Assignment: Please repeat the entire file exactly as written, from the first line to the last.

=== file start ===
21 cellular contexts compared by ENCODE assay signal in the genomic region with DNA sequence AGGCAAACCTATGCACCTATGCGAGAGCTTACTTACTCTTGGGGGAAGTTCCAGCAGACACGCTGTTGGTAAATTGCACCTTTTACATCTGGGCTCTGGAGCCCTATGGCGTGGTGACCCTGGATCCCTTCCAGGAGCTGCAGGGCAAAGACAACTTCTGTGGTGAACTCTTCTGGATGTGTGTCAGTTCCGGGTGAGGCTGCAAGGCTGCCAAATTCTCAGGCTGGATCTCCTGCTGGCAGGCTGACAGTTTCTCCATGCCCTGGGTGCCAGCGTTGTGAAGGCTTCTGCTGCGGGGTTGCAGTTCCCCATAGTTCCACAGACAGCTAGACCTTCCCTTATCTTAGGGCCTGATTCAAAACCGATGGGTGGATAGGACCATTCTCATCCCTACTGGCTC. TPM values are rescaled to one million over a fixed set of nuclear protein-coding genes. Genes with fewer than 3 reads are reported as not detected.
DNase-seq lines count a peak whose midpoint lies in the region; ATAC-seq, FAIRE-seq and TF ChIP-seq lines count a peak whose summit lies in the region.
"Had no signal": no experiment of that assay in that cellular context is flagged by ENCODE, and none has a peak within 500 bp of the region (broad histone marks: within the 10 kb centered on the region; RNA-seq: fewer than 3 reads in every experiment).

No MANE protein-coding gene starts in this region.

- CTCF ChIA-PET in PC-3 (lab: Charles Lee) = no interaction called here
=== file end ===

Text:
21 cellular contexts compared by ENCODE assay signal in the genomic region with DNA sequence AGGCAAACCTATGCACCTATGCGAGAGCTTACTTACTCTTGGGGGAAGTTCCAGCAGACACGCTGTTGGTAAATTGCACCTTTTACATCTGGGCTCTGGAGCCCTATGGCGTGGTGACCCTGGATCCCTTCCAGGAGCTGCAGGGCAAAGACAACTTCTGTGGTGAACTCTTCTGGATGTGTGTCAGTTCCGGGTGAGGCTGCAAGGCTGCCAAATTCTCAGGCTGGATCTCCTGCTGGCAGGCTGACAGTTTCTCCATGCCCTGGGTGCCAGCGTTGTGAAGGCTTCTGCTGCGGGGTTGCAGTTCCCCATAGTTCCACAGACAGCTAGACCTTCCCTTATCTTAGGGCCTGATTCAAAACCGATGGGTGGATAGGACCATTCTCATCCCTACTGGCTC. TPM values are rescaled to one million over a fixed set of nuclear protein-coding genes. Genes with fewer than 3 reads are reported as not detected.
DNase-seq lines count a peak whose midpoint lies in the region; ATAC-seq, FAIRE-seq and TF ChIP-seq lines count a peak whose summit lies in the region.
"Had no signal": no experiment of that assay in that cellular context is flagged by ENCODE, and none has a peak within 500 bp of the region (broad histone marks: within the 10 kb centered on the region; RNA-seq: fewer than 3 reads in every experiment).

No MANE protein-coding gene starts in this region.

- CTCF ChIA-PET in PC-3 (lab: Charles Lee) = no interaction called here